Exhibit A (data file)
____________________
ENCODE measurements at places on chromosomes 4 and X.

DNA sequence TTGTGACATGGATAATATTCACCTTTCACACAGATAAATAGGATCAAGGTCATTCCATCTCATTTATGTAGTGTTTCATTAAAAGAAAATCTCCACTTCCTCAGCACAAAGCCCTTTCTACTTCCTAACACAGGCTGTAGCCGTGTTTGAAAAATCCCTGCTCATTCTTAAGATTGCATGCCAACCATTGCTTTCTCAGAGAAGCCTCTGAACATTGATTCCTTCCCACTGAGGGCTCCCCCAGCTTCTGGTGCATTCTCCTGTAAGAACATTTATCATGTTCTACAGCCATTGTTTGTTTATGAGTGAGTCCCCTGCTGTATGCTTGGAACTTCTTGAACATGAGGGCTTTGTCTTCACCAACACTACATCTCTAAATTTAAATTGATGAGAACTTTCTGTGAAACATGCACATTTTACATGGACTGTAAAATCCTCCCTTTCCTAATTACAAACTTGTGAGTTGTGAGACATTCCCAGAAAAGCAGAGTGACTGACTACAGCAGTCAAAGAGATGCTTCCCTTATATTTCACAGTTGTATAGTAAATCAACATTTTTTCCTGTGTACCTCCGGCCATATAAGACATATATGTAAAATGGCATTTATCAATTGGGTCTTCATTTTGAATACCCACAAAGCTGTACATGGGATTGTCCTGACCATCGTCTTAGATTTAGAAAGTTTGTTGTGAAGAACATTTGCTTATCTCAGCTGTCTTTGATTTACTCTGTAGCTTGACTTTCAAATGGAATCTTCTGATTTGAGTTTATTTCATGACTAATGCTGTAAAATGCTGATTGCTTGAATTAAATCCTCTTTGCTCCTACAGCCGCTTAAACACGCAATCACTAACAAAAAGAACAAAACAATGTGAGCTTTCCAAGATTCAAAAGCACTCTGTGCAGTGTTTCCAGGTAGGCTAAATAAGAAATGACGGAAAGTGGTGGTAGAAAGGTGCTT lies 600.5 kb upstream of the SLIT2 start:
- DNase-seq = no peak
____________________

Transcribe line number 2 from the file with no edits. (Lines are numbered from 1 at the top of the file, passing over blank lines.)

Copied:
DNA sequence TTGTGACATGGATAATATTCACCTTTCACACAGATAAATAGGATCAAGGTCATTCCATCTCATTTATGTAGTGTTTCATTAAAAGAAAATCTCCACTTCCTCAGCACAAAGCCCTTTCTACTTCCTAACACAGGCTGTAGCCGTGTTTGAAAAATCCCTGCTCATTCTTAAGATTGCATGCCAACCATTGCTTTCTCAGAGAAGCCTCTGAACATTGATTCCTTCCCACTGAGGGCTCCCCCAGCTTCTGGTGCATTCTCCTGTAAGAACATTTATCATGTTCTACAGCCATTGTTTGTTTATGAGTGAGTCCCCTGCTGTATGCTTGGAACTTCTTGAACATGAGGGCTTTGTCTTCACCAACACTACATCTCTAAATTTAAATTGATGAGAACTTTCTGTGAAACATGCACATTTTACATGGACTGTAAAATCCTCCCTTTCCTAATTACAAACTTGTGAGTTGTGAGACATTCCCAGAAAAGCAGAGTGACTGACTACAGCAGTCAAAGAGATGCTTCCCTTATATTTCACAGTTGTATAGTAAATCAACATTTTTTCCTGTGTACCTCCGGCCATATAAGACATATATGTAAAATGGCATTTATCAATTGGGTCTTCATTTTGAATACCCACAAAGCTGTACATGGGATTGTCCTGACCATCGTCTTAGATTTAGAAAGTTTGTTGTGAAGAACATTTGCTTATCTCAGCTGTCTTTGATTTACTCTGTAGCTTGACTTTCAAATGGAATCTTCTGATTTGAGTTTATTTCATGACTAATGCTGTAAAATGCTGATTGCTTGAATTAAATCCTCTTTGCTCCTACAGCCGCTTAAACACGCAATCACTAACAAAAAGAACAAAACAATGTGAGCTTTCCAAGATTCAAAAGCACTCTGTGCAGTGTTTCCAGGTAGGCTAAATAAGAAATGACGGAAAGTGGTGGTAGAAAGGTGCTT lies 600.5 kb upstream of the SLIT2 start: